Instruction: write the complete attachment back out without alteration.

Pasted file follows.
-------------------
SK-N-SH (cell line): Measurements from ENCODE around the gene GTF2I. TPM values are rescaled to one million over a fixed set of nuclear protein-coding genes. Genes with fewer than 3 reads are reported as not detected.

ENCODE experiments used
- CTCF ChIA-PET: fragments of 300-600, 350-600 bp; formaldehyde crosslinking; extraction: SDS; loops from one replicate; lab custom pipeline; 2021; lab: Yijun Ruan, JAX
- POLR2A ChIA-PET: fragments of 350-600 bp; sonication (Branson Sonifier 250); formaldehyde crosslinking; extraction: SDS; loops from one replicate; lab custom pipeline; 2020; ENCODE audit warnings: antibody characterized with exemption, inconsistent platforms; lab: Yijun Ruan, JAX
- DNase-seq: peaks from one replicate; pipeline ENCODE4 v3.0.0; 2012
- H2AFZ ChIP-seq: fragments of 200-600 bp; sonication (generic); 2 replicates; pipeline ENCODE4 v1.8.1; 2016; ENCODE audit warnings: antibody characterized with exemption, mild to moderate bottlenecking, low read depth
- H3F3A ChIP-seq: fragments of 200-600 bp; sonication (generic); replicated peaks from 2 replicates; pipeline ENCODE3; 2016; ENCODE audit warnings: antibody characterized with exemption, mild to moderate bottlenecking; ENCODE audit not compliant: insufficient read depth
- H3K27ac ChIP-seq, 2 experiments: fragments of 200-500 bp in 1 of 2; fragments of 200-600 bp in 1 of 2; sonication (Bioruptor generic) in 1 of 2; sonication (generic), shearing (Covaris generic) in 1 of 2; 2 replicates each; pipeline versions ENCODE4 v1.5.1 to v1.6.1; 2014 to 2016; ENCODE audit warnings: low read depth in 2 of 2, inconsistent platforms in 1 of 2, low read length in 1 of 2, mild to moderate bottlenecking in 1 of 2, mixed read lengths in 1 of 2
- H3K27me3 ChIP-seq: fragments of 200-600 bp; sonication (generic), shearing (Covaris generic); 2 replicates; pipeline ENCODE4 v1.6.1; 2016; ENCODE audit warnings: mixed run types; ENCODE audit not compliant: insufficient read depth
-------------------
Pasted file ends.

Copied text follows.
SK-N-SH (cell line): Measurements from ENCODE around the gene GTF2I. TPM values are rescaled to one million over a fixed set of nuclear protein-coding genes. Genes with fewer than 3 reads are reported as not detected.

ENCODE experiments used
- CTCF ChIA-PET: fragments of 300-600, 350-600 bp; formaldehyde crosslinking; extraction: SDS; loops from one replicate; lab custom pipeline; 2021; lab: Yijun Ruan, JAX
- POLR2A ChIA-PET: fragments of 350-600 bp; sonication (Branson Sonifier 250); formaldehyde crosslinking; extraction: SDS; loops from one replicate; lab custom pipeline; 2020; ENCODE audit warnings: antibody characterized with exemption, inconsistent platforms; lab: Yijun Ruan, JAX
- DNase-seq: peaks from one replicate; pipeline ENCODE4 v3.0.0; 2012
- H2AFZ ChIP-seq: fragments of 200-600 bp; sonication (generic); 2 replicates; pipeline ENCODE4 v1.8.1; 2016; ENCODE audit warnings: antibody characterized with exemption, mild to moderate bottlenecking, low read depth
- H3F3A ChIP-seq: fragments of 200-600 bp; sonication (generic); replicated peaks from 2 replicates; pipeline ENCODE3; 2016; ENCODE audit warnings: antibody characterized with exemption, mild to moderate bottlenecking; ENCODE audit not compliant: insufficient read depth
- H3K27ac ChIP-seq, 2 experiments: fragments of 200-500 bp in 1 of 2; fragments of 200-600 bp in 1 of 2; sonication (Bioruptor generic) in 1 of 2; sonication (generic), shearing (Covaris generic) in 1 of 2; 2 replicates each; pipeline versions ENCODE4 v1.5.1 to v1.6.1; 2014 to 2016; ENCODE audit warnings: low read depth in 2 of 2, inconsistent platforms in 1 of 2, low read length in 1 of 2, mild to moderate bottlenecking in 1 of 2, mixed read lengths in 1 of 2
- H3K27me3 ChIP-seq: fragments of 200-600 bp; sonication (generic), shearing (Covaris generic); 2 replicates; pipeline ENCODE4 v1.6.1; 2016; ENCODE audit warnings: mixed run types; ENCODE audit not compliant: insufficient read depth